An excerpt from my novel, The Substance Hoped For:
Through the accidents of history come the customs of holidays. Some parallels between 20th Century observances and original events are based upon centuries of repeated lore. Others are the result of mere happenstance, not thought of by modern day revelers.
Christmas is indeed the celebration of Christ’s birth, even if the original date is unknown. There are the manger scenes. Some are life size with real animals and people, trying to recreate the original as truly as possible. Others would be an embarrassment were it not for the fact that the resident nine-year-old made it at school. Gifts are given, whether an unwanted tie in bright paper or the ultimate gift from God wrapped in straw. There are the anxieties of not feeling ready enough and being overwhelmed with the demands of the season, whether it’s trying to get all the cookies made or finding a room at an inn. There is the joy over what lies at the core of the event, however.
There is one other element of Christmas which the original event shares with all of its subsequent remembrances and no one ever knew about; having company that is welcome but keeps you up past your bedtime. The shepherds were an unexpected surprise at the stable. Their infectious joy was a boon to the lonely family. Mary and Joseph had no one there to celebrate the birth of their Son with them.
Oh, they were more than happy about the birth of Jesus. There was nothing about this evening that they would now change even though they had despaired over their predicament within the last twenty-four hours. No, they were quite pleased with the outcome. This would be a night to tell their Son about someday…over and over again. This was virtually the stuff of legends, the kind of event that would survive generations in the family oral history. They couldn’t help smiling at the thought of their children’s children relating the tense tale of how Jesus’ birth unfolded.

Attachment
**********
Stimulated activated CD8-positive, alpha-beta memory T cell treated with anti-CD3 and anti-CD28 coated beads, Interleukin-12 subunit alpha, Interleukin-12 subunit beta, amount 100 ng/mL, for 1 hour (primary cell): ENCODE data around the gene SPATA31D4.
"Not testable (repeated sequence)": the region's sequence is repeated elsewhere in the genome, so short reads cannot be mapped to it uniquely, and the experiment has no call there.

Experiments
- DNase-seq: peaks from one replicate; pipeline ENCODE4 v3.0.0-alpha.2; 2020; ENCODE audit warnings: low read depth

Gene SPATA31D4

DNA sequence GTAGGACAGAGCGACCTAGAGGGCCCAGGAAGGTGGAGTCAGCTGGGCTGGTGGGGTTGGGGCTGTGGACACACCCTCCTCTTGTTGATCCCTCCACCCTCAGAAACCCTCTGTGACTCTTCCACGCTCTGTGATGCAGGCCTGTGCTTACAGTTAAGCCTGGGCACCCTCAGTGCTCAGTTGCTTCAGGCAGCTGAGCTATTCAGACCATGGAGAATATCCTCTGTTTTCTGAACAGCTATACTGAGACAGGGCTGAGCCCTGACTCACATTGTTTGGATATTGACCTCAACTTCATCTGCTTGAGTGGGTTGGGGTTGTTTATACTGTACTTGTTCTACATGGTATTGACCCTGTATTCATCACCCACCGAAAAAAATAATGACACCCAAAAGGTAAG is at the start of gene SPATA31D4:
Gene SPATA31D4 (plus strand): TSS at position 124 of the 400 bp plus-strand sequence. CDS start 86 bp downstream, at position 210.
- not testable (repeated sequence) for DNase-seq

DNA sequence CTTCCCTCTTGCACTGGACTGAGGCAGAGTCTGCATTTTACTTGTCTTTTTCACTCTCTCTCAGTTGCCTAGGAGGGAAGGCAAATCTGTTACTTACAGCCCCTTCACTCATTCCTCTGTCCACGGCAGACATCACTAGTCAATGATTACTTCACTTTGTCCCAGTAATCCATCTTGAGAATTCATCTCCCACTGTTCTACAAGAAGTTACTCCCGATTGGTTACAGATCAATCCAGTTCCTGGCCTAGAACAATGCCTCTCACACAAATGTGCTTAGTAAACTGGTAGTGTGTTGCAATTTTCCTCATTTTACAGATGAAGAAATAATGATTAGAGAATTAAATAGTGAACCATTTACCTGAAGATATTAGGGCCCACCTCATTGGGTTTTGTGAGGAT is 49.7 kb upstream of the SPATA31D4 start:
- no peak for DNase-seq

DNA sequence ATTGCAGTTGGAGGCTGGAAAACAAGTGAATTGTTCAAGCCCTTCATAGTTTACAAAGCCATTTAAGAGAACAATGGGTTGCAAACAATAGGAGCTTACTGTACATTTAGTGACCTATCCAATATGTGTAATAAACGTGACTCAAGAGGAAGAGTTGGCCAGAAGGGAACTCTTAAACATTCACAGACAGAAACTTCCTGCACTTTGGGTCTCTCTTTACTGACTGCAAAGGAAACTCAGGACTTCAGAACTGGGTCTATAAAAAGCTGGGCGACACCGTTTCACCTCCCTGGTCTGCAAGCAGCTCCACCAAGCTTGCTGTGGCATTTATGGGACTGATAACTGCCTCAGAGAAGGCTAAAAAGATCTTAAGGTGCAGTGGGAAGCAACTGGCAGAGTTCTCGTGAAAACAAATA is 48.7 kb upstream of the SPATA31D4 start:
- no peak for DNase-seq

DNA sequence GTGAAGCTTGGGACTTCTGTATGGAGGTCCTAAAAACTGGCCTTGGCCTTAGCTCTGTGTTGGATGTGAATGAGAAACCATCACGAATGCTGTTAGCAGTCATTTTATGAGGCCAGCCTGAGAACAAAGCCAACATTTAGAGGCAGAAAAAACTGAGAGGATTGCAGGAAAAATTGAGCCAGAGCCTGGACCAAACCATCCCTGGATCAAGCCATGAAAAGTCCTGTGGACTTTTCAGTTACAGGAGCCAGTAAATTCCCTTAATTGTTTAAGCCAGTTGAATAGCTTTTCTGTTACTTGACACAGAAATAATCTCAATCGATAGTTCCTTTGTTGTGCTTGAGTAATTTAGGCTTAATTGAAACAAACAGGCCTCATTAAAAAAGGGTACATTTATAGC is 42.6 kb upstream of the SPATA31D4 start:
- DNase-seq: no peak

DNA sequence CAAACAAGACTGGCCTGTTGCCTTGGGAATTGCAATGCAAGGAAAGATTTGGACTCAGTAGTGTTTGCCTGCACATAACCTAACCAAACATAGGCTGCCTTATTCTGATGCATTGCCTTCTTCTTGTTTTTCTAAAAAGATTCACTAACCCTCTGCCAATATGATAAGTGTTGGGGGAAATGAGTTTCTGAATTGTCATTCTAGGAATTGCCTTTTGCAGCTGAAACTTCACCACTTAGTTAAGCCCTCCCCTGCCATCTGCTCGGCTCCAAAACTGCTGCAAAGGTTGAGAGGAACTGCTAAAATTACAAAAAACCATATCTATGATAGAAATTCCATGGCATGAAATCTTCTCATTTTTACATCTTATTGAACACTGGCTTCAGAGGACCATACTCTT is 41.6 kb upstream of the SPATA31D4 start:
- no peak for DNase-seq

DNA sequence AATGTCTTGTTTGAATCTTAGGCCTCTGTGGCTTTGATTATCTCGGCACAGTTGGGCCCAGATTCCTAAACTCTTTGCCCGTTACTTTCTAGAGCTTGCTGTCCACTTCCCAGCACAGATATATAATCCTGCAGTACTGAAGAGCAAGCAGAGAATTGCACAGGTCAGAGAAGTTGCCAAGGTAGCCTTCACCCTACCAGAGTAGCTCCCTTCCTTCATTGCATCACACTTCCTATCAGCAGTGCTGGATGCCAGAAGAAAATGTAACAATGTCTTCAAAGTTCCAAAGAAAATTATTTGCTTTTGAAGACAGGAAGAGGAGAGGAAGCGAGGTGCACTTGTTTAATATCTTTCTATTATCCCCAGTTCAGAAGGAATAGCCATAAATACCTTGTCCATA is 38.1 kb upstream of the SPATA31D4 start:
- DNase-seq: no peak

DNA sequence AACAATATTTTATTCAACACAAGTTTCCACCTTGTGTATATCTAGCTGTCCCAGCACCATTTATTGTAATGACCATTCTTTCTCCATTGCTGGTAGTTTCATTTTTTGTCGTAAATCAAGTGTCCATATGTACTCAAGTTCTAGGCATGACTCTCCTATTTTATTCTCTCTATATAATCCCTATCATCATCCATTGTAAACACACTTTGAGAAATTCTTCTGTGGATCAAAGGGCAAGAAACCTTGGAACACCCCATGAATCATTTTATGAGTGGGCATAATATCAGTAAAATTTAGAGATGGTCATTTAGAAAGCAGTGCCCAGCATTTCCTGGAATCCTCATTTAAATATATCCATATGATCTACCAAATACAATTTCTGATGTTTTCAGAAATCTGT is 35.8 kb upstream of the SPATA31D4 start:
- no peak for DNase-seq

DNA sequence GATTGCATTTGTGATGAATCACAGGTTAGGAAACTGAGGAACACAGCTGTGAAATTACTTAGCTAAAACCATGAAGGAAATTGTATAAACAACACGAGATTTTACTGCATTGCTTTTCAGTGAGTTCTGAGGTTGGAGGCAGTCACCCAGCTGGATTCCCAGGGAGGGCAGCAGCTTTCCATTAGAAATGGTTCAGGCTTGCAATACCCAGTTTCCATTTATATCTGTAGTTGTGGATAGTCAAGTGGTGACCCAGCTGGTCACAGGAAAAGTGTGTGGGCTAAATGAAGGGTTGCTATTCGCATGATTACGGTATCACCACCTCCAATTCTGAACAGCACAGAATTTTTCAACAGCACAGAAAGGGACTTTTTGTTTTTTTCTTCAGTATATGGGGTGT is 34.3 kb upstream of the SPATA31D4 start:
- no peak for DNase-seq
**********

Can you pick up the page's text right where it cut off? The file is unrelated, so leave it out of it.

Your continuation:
But there was a sense of disappointment all the same. There was the exultation of the moment but no roar of the crowd. Then these wild hill men came to rejoice with them at this most opportune moment. They were all as a family for this night.
Many of the things the shepherds had to tell Mary and Joseph caused the new parents a certain amount of discomfort. Just when life was starting to look normal again, these guys came along to remind them that this special Baby is God’s Messiah. Ultimately, that contained comfort. It confirmed their dreams, which had made them doubt their sanity at times.
So, in keeping with the Christmas tradition of centuries to come, the shepherds stayed late, keeping the Holy Family from their sleep. Oh, well. Joseph and Mary had taken a nap earlier. And how often do they ever entertain, really? They didn’t know a lot of people in town and might as well take advantage of this impromptu Welcome Wagon. They’d just sleep in a bit tomorrow. It’s not like they did this every night.
Eventually the shepherds left. It had been fun, but in the end Mary and Joseph were glad to see them go. They could now act out the final stage of this particular holiday tradition. The vacuum of the departure of one’s guests leaves the hosts tired and without direction for a while. Fortunately, the mundane tasks of living press upon us at these times. We clear the dishes, put back the chairs, put the cow back in her stall, and fluff up the straw bed. Mary and Joseph moved about in that post-company daze that we all know so well.
The only member of the family who seemed unaffected was Jesus. Oddly enough, He was pretty calm despite all of the excitement of being born and handed around by strange people, late company, and all the rest. Usually kids get cranky with all of the disruption of a holiday, but this was one Kid who managed to take it all in stride. His parents couldn’t have been more proud of Him.
The Substance Hoped For